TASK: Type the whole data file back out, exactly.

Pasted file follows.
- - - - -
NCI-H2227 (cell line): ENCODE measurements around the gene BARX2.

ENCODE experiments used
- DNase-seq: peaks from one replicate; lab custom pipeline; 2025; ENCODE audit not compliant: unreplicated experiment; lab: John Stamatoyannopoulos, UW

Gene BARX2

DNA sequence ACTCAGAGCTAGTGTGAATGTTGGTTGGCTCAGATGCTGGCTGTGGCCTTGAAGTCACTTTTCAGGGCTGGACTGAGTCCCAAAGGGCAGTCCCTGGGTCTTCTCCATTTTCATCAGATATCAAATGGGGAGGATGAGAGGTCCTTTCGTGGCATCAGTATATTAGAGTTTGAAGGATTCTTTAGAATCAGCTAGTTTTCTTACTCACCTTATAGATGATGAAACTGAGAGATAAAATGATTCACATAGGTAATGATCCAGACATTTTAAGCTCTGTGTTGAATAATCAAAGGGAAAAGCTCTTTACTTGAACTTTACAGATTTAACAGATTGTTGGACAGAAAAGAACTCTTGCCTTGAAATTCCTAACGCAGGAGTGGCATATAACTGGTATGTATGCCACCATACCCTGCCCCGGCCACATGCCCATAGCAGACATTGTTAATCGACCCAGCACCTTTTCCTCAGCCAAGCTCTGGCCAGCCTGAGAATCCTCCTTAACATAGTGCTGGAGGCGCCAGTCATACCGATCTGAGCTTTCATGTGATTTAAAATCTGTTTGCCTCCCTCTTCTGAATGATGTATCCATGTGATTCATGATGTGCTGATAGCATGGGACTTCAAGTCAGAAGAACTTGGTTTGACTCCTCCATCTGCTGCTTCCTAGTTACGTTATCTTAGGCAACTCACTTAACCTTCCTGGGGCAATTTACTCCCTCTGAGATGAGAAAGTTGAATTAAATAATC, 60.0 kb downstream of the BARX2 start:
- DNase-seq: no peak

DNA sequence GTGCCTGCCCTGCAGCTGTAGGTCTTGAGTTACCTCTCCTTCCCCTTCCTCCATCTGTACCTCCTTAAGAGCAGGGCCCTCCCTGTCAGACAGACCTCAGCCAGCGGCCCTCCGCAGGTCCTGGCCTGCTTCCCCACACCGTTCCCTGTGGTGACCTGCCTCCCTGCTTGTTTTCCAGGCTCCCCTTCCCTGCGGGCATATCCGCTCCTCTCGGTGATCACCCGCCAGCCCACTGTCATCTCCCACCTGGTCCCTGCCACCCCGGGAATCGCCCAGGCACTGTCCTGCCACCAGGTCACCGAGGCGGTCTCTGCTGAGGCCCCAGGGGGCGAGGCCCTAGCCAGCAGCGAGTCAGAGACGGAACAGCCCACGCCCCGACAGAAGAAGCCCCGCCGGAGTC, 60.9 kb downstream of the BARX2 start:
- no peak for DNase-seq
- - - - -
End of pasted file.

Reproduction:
NCI-H2227 (cell line): ENCODE measurements around the gene BARX2.

ENCODE experiments used
- DNase-seq: peaks from one replicate; lab custom pipeline; 2025; ENCODE audit not compliant: unreplicated experiment; lab: John Stamatoyannopoulos, UW

Gene BARX2

DNA sequence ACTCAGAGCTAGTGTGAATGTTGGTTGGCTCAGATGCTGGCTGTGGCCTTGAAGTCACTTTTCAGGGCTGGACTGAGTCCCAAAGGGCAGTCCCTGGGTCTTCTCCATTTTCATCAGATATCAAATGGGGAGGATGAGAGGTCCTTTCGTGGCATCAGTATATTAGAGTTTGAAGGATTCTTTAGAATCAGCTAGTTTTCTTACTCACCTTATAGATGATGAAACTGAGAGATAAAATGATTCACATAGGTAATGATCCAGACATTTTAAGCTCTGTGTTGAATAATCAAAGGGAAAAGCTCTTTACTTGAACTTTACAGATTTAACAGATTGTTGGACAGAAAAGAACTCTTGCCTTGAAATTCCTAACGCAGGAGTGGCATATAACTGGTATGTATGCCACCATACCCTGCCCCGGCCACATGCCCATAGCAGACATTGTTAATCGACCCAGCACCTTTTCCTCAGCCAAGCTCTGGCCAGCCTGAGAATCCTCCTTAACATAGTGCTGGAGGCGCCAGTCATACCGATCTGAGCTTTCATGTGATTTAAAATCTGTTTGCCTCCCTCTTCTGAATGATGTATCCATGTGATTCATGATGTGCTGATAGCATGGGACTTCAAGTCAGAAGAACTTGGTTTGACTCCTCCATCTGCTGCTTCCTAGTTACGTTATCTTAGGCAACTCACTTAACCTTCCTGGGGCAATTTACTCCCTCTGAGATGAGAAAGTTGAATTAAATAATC, 60.0 kb downstream of the BARX2 start:
- DNase-seq: no peak

DNA sequence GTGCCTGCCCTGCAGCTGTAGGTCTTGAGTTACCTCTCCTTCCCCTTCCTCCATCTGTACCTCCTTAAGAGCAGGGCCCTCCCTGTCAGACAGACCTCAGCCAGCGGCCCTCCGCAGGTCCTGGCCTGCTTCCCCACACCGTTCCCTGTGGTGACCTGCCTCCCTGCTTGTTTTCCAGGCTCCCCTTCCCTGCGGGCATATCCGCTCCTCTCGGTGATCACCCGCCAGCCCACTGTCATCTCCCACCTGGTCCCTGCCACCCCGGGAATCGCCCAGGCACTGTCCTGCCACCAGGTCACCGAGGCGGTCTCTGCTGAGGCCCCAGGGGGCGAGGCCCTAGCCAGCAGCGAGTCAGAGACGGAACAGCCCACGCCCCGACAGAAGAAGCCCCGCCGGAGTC, 60.9 kb downstream of the BARX2 start:
- no peak for DNase-seq